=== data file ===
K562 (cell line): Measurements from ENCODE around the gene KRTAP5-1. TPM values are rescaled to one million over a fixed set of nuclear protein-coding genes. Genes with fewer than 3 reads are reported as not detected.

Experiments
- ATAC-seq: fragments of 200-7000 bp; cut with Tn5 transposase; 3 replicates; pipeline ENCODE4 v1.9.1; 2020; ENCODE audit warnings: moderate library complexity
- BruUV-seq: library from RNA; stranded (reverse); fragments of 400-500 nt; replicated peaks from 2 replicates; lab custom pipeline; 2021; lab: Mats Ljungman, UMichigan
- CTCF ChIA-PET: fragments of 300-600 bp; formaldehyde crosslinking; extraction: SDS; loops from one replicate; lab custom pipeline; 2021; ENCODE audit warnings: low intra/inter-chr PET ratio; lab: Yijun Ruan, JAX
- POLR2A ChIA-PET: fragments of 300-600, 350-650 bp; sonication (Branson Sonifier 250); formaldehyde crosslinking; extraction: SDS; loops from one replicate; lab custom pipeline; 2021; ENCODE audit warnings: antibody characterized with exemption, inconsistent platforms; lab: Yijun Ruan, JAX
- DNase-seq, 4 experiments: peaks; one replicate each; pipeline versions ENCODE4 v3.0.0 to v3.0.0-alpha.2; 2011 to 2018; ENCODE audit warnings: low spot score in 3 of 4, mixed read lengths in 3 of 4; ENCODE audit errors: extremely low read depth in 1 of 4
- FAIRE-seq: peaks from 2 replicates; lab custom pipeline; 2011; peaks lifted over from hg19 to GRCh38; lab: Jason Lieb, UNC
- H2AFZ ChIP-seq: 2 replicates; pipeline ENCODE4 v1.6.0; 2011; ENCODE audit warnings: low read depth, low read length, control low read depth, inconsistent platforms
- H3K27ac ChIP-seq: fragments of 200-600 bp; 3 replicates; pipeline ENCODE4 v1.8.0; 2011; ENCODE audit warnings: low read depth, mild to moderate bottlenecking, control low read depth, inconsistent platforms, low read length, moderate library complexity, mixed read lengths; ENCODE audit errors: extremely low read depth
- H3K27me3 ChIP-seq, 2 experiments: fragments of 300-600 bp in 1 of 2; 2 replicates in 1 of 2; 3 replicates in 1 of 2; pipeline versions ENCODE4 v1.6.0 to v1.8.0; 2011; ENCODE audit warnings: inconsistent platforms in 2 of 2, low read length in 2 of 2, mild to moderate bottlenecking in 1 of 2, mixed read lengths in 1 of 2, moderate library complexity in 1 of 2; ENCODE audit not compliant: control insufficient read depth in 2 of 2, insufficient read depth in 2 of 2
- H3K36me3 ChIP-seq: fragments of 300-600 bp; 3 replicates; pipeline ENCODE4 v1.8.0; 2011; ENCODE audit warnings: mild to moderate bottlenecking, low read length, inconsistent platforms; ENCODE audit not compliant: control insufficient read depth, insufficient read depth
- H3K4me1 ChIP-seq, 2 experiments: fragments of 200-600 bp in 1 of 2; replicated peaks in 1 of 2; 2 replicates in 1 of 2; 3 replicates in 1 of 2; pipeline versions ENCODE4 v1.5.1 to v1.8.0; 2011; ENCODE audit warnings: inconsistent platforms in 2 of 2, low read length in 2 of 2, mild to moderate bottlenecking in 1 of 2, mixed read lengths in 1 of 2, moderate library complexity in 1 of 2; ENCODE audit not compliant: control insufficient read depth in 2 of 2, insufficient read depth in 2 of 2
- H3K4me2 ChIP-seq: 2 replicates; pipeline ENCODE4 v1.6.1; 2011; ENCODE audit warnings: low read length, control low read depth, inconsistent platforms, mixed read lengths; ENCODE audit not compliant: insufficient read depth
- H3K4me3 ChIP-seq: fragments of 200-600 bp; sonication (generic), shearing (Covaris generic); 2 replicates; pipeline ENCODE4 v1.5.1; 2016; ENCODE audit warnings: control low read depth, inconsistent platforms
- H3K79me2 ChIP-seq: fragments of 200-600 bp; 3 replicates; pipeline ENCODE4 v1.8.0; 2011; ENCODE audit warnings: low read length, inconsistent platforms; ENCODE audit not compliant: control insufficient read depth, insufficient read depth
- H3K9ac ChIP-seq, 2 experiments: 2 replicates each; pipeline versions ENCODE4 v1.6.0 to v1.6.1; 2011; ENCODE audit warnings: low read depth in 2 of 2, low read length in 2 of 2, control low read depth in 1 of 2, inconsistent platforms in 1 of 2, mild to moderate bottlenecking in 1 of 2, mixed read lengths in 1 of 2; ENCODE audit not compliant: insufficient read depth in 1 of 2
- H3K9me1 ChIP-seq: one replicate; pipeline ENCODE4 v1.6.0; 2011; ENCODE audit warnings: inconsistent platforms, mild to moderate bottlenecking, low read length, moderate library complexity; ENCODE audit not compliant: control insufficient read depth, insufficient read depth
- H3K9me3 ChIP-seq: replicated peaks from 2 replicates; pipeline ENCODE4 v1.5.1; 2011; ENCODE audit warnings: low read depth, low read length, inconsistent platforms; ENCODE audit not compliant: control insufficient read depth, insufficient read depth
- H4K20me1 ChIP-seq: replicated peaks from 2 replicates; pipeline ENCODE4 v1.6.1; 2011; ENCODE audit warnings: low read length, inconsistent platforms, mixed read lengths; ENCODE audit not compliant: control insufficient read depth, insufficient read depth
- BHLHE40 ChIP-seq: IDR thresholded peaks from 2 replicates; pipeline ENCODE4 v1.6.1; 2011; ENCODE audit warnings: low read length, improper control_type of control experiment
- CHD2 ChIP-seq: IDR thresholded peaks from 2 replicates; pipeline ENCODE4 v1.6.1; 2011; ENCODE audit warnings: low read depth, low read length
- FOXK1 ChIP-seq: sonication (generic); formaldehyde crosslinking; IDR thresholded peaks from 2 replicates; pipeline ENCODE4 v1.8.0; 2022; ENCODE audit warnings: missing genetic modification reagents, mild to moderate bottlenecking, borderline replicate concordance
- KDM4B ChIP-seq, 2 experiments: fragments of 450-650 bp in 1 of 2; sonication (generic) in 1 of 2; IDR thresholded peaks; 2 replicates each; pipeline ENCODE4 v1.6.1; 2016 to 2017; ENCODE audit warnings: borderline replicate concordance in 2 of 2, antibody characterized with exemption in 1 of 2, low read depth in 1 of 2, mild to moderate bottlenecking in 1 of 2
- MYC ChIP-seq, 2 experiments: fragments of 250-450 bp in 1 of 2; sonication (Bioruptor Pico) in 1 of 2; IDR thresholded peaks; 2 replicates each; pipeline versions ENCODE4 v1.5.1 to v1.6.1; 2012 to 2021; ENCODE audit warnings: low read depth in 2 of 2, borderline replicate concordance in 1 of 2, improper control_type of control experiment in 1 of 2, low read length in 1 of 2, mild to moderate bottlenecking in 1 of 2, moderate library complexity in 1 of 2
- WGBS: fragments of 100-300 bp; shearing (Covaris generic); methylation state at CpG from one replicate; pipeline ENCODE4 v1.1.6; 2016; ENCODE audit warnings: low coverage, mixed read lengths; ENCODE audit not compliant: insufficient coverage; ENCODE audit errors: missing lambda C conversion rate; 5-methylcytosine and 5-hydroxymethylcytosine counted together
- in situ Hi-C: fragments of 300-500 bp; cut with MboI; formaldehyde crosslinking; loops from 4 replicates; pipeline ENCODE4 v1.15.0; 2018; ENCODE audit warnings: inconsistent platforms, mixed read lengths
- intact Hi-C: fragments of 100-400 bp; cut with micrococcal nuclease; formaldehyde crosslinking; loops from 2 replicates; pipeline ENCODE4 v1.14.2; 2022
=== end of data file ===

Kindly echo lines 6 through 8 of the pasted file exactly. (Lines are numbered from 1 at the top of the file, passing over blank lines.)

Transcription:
- POLR2A ChIA-PET: fragments of 300-600, 350-650 bp; sonication (Branson Sonifier 250); formaldehyde crosslinking; extraction: SDS; loops from one replicate; lab custom pipeline; 2021; ENCODE audit warnings: antibody characterized with exemption, inconsistent platforms; lab: Yijun Ruan, JAX
- DNase-seq, 4 experiments: peaks; one replicate each; pipeline versions ENCODE4 v3.0.0 to v3.0.0-alpha.2; 2011 to 2018; ENCODE audit warnings: low spot score in 3 of 4, mixed read lengths in 3 of 4; ENCODE audit errors: extremely low read depth in 1 of 4
- FAIRE-seq: peaks from 2 replicates; lab custom pipeline; 2011; peaks lifted over from hg19 to GRCh38; lab: Jason Lieb, UNC